Via The University of Western Australia

Postcards From Lebanon: Part 8 in a Series of Cancer-Related Commentary
Where the streets have no name… (U2)

I thought I’d take this opportunity, as my body ejects the cancer cells and recovers for the next round of chemotherapy, to discuss how different people have reacted to being told I have cancer. Like responses to chemo, everyone’s experiences are different. Of course, these are my experiences; but I believe they contain universal truths.

Spouse/Partner/Significant Other:

If you are in a relationship with a caregiver then they will continue in that capacity for the duration — you are in good, loving hands. If you are not in a relationship with a caregiver you need to understand that the person you fell in love with may not change into someone who can nurse you back to health. It doesn’t mean they love you less, it’s simply who they are. It may be difficult to understand, but the person you chose to share your life with is the same person — you are the one who has had a change of circumstance. Let them be themselves; continue to love them for who they are; don’t try to make them into someone they are not; and you will both be happier for it.

Children:

I don’t have any biological children, so I don’t have any familiarity for this area. I’ll defer to others to comment on their experiences in the comment section below. What I will say is that having been a child I know that the love for a parent is strong — never forget children love you, unconditionally.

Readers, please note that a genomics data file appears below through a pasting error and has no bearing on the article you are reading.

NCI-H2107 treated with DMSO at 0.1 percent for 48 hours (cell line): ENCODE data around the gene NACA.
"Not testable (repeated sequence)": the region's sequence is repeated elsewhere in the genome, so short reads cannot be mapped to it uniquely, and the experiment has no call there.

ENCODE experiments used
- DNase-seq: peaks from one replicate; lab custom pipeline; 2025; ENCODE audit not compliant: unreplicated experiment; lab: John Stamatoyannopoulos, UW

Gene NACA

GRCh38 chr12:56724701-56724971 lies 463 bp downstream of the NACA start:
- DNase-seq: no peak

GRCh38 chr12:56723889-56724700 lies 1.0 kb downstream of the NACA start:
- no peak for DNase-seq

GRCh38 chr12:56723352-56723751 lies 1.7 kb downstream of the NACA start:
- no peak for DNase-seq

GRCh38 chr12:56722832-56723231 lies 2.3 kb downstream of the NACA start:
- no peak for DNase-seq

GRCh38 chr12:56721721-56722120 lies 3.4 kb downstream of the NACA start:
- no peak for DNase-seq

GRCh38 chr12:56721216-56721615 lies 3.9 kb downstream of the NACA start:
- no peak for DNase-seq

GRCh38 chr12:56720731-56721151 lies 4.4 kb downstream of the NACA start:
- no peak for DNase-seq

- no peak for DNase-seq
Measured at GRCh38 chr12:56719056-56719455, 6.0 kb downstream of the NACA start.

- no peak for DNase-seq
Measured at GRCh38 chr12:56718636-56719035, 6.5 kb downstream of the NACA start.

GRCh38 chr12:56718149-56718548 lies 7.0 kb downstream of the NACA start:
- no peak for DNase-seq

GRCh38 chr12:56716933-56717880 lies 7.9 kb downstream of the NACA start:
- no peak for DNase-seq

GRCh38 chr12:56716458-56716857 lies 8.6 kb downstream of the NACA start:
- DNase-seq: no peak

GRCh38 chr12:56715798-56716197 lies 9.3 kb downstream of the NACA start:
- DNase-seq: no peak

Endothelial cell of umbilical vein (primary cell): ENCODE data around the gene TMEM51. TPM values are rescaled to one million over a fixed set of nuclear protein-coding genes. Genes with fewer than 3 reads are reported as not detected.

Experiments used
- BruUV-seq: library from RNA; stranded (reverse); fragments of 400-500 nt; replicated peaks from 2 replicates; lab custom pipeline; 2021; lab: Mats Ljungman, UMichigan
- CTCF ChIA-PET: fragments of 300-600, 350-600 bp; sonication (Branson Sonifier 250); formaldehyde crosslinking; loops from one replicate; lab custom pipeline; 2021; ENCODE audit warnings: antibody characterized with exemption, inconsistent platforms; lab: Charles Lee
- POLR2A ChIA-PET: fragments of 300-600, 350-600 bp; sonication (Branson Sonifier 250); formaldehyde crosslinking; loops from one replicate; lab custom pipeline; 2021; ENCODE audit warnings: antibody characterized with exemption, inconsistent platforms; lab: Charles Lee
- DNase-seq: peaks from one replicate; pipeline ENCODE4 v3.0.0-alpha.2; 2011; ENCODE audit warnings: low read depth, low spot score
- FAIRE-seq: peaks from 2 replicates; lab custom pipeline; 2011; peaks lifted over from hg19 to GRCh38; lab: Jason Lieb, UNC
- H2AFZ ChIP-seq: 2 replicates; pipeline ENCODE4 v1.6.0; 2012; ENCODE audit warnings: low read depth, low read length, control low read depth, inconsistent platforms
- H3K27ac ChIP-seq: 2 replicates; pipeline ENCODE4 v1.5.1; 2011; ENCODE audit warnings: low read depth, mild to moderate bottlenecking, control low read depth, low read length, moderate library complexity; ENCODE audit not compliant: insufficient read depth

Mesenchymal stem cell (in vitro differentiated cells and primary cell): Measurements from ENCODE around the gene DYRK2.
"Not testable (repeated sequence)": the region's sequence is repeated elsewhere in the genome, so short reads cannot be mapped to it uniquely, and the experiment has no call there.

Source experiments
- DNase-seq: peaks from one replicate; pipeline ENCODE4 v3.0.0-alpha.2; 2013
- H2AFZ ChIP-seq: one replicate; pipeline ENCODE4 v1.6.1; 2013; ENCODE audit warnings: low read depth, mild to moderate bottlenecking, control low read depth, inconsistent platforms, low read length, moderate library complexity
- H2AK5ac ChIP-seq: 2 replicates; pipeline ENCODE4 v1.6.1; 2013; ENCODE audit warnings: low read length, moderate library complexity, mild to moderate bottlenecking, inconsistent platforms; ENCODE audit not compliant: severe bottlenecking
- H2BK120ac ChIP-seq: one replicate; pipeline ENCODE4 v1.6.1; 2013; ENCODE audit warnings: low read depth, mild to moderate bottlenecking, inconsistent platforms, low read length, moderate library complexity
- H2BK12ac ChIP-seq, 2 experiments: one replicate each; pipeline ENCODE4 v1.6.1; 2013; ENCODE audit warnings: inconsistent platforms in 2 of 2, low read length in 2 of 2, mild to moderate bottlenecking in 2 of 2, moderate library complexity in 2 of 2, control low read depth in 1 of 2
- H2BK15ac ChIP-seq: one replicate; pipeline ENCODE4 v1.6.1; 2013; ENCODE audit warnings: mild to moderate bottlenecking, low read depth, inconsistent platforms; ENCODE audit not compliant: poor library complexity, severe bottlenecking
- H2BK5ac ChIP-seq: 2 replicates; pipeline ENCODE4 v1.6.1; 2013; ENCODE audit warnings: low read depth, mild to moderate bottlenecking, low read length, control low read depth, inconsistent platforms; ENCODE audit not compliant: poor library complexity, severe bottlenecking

Parents:

I had an interesting relationship with my mother prior to notifying her that I had cancer (my father passed many years ago). I’d call her and she’d talk about herself, never once asking about me. It was when she was in her late 80s that I told her I had leukemia; then she never talked about herself until I asked, and only briefly — she wanted to know everything I had done since we last spoke. It completely changed the dynamic of our relationship in that she became both a friend and a nurse to my patient. This change made our times together before her passing that much more rewarding; and, while I may not like to, I have my leukemia to thank — a silver lining.

Siblings:

We grow up together and then we part, some farther than others. What I would suggest we all remember is that our siblings have their own lives and families; and the distance in multiple factors (age, miles, etc.) impacts the manner in which they respond. Some will be selfless, while others will resort to still being a sibling within the hierarchy of the family. If you can understand this then you can handle how they will behave, from denial (since they don’t want to think they may also get cancer due to any hereditary factors) to taking over (usually an older sibling, which can be a blessing and a pain). But let them live their lives as they, too, need to live with your cancer in the best way they know how.

Friends: